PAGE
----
Decoding Discrimination (or: How to Discover What Your Church Really Believes)

I’ve spent my life in church.

I’m a bit of a church nerd, actually. I love business meetings and conferences; ecclesiastical conversations are my FAVORITE conversations; and, well, I use words like “ecclesiastical” on a regular basis (ecclesiastical = churchy stuff). 

I care deeply about church — and I care deeply about churches being honest. Which is why the very-public nature of the Chris Pratt/ Ellen Page/ Hillsong Church conversation lately has deeply disturbed me, though not at all surprised me.

arco + KEVINSee, I often read websites of churches and other Christian organizations, and am keyed in to the coded language that clouds reality. Some churches are very upfront about what they believe – and I really appreciate that, even when I disagree with their conclusions.

But I have a huge problem with churches who hide their theology in the fine print, apparently so those who disagree still fill their pews — and their offering plates. 

If people would leave your church if they read the fine print, then you probably need to rethink your theology, your congregation, or both. 

I’ve heard people say that they think their church doesn’t discriminate because “all are welcome!” — but there is a huge difference between not turning people away at the door, and inviting people into all aspects of church life (from membership to ordination, and everything in between) regardless of their gender, orientation, or identity.  

A friend of mine once served a church that welcomed a lesbian couple with open arms – and because they were so welcoming, that couple invited their friends. Within a few months, there were several queer couples attending worship there, and the congregation was kind and loving to them, never mean or judgmental. Some of the visitors had been hurt at previous churches and were so glad to find a place where they could worship, without being shamed every time they entered the doors. 

Until, of course, that first couple wanted to join the church and teach Sunday School, at which point they were notified by the pastor that the church actually believed they were living in sin because of their unrepentant same-sex relationship, and they were not welcome into membership. All of these queer people then realized that the church that had been “welcoming” to them saw their identity as a sin to overcome, not a part of their wholly, perfectly, created selves. Their straight friends who attended with them never had any idea that the church wasn’t affirming, because, well, they never needed to ask and just assumed, because again, they were all really nice.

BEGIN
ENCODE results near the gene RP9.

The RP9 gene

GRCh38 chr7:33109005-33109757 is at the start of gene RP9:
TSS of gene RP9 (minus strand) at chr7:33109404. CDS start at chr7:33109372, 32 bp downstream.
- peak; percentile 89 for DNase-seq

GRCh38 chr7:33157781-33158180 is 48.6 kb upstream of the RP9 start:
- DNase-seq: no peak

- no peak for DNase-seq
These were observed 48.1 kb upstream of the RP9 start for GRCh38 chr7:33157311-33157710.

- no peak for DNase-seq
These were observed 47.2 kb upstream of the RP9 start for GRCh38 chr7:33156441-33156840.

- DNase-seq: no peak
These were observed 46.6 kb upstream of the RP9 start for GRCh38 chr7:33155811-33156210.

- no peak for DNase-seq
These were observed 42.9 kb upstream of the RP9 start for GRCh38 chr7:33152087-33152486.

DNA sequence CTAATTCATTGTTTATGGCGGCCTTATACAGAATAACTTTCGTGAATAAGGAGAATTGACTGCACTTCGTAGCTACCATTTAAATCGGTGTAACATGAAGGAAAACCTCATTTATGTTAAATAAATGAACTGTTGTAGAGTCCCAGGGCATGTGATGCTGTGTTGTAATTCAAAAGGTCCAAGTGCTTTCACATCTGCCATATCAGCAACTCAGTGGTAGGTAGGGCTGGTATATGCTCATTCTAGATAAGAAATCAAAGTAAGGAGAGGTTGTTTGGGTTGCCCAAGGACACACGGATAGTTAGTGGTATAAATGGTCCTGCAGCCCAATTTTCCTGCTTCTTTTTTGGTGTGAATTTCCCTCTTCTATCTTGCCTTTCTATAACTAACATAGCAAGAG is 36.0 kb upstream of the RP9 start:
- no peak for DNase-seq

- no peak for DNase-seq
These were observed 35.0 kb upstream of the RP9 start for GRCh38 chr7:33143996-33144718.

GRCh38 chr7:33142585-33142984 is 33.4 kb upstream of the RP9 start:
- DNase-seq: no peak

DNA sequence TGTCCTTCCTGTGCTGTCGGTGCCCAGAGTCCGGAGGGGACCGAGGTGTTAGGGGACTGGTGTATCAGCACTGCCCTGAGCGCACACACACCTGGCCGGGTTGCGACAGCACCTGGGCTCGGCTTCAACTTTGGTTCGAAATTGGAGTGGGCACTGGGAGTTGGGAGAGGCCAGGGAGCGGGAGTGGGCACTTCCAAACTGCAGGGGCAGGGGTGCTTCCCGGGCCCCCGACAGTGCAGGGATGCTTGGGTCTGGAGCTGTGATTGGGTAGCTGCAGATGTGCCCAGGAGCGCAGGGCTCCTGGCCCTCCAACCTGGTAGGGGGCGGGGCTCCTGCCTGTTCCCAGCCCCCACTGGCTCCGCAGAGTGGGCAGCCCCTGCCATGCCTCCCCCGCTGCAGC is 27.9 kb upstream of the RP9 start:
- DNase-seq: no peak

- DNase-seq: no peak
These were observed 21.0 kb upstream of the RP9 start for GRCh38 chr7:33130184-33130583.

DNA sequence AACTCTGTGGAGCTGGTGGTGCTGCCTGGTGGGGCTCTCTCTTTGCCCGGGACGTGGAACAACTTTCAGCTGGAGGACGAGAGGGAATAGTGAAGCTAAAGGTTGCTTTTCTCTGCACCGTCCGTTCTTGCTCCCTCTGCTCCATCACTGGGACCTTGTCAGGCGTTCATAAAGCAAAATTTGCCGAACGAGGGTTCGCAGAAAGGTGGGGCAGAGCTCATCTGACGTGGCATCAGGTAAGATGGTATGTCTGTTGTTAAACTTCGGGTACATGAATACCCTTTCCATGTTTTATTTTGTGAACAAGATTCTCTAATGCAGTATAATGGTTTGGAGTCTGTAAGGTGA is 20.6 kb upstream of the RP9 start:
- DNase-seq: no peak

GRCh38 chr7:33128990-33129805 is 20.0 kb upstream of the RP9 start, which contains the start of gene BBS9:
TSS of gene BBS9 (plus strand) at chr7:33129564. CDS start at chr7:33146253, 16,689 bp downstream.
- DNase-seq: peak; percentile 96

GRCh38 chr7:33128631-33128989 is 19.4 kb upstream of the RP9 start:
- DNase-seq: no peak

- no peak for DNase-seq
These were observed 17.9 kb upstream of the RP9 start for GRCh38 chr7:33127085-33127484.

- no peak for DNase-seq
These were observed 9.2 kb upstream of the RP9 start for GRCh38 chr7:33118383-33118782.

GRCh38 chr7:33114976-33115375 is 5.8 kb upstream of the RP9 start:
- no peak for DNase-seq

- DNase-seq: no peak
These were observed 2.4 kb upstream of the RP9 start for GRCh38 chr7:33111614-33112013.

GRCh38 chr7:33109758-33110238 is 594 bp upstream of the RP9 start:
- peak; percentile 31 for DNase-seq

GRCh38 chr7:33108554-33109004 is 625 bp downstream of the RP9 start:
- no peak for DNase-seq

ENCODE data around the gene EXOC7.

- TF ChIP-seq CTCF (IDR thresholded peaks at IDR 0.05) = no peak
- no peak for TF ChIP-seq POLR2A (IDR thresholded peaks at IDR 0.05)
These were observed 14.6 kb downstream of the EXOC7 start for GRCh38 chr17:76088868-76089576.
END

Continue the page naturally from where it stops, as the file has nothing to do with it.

And this reveals the privilege of people who are cisgender and heterosexual. There’s never a *need* to find out, to seek clarity. When the system works for us, we have no need to question it.

I’ve known so many people who are personally affirming — they advocate equal rights and equal protections for everyone… and yet, they go to churches that are not. But what’s sad to me — and what the Hillsong conversation reveals — is that often, churches who hold that leadership is reserved for men, and deny equality to people who are LGBTQ+ — do so with a veneer of acceptance, without really being honest. 

Thankfully, Church Clarity is helpful in discerning where churches stand, but according to their own website, they are backlogged right now – and even then, not every church in the country is on their list. 

So, if you attend a church and you aren’t sure what they really think, let my years of church nerdiness and ability to speak coded church language help. 

First, a caveat. I am not saying that what follows is a test that a church “passes” or “does not pass.” There are reasons why faithful pastors and congregations do not have written policies on inclusion — but since discrimination often masquerades as silence, we cannot let silence be interpreted as affirmation. And, really, that’s the whole point of this list: Because so few churches say explicitly what they believe and practice, we must be more diligent to seek out answers. Maybe you’ll discover that, while your church has never made a statement of inclusion, they are working toward it and actively seeking justice; maybe you’ll discover that while your church seems like they treat everyone equally, no woman has ever stood behind a pulpit. Maybe you’ll discover you’re exactly where you need to be; maybe you won’t. 

Also, I have never known of any church that welcomes gay men into leadership, but not straight women. If you know of one, I’d love to hear about it. And often trendy churches are just as avoidant of their discrimination against women as they are their discrimination against people who are LGBTQ+, so I’m including women into this discernment list. 

Go to your church’s website. Don’t rely on what you think you know about the church, because as we’ve seen time and time again, often the people in the pews have no idea how discriminatory actual policies and theology are. If you can’t find the information on the website, ask the pastor for clarification; don’t assume that because you have a gay couple in the pews, or the pastor just seems really cool, that they treat LGBTQ+ people – and women – equal to straight cis men. 

~ Who are the pastors? Are there any women? Any LGBTQ+ people? Have there been in the past? 

~ Who makes decisions? In many churches, these are elders, deacons, trustees, board members, session members, or something similar. Are there any women? Any LGBTQ+ people? If no, why not? 

~ Do they use heavy masculine language for God? (He/Him/His, Father, etc) I hesitated including this question; there are a lot of reasons faithful Christians use masculine language. However, in my experience, often churches that rely exclusively on masculine language about God and humanity tend to be less inclusive in other ways as well.